or refined the use of valves and pistons devised some of the first mechanical

Or refined the use of valves and pistons devised some

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or refined the use of valves and pistons, devised some of the first mechanical clocks driven by water and weights, and was the father of robotics. Among his 50 other inventions was the combination lock. The sources that the author created this argument from is pretty complex. He analyzed in depth the different culture aspect of the Muslims and Cordoba’s and compared them to each other. Gaining the understanding of how one can easily create and live off the mere aspects of nature, can get someone critically analyzing their lives today. He used the comparison of the Cordoba’s living off nothing but meats and vegies which were simple to grow for their own eating habits, the use of pistons, mechanical clocks, and more.
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The conclusion of the article is very precise. The author proves their argument and their points very well. The economy, too, showed signs of stagnation which predated the better-known difficulties of the mid-sixteenth century. Córdoba had always lived primarily from agriculture and this state of affairs continued, despite the problems of grain and meat supply in the period between 1502 and 1508. It has been argued in the case of grain, and the same may apply to meat, that the shortages were due to a refusal by producers, mainly nobles, to bring their goods to market, rather than a failure of production. There is no doubt, in any case, that the nobility gained considerable political advantage from the population's dependence upon it for the means of subsistence. The history of Córdoba's grain supply in the first decade of the sixteenth century is, however, only a symptom of more deep-seated problems. Not only did secular lords hold more than a third of the land of the kingdom of Córdoba, together with about half of the population, but they also had enormous political and economic influence in the city and its possessions. References Creswell, K.A.C.1989. "The Great Mosque of Cordova." A short account of early Muslim architecture, revised edition by James W. Allan. Aldershot: Scolar Press. Dodds, Jerrilynn. 1992. "The Great Mosque of Cordoba." al-Andalus: the art of Islamic Spain. Edited by Jerrilynn D. Dodds. New York: Abrams, 11-26.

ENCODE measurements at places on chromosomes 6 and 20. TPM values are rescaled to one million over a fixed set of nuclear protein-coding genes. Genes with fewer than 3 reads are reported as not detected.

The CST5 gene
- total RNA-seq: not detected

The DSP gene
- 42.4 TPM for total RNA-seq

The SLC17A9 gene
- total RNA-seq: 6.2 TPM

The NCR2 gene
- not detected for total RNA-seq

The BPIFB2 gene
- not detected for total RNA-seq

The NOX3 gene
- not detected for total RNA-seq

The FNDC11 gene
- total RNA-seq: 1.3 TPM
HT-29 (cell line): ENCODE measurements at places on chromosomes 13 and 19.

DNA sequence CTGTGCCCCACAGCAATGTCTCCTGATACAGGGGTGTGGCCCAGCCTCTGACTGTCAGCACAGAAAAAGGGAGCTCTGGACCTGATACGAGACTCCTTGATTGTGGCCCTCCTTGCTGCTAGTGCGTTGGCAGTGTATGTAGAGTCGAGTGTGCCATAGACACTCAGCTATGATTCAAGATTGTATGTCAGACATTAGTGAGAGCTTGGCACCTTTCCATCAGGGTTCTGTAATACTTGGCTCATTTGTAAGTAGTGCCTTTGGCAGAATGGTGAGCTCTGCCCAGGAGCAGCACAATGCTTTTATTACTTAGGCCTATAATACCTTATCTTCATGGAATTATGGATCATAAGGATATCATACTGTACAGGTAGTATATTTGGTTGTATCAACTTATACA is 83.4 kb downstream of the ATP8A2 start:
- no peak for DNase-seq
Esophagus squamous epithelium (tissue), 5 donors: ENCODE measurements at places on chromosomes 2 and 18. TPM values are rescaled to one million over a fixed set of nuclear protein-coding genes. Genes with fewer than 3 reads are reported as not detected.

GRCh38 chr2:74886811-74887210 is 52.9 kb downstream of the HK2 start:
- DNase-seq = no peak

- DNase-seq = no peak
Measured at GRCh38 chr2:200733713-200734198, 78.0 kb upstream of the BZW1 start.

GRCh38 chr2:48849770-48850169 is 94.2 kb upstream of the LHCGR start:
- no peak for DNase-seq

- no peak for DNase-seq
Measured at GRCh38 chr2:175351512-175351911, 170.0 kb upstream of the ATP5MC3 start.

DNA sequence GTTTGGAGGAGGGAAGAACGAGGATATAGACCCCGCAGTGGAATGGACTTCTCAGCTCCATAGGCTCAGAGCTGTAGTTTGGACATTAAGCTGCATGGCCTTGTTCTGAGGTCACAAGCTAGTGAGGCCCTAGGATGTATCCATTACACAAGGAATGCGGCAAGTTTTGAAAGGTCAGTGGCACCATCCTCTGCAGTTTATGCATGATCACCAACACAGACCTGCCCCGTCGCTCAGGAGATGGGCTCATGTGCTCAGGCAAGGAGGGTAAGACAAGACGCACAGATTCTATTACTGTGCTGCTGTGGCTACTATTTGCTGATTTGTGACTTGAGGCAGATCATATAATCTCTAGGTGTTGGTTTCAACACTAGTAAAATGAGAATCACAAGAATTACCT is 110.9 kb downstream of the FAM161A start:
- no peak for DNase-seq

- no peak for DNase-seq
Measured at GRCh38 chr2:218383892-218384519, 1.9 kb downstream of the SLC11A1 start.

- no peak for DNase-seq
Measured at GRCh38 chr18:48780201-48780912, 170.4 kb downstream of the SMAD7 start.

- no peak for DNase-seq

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Ettinghausen, Richard and Oleg Grabar. 1987. The Art and Architecture of Islam: 650-1250. London and N.Y.: Penguin, 127-140. Khoury, Nuha. 1996. "The meaning of the Great Mosque of Cordoba in the tenth century.” Muqarnas 13, 80-98.
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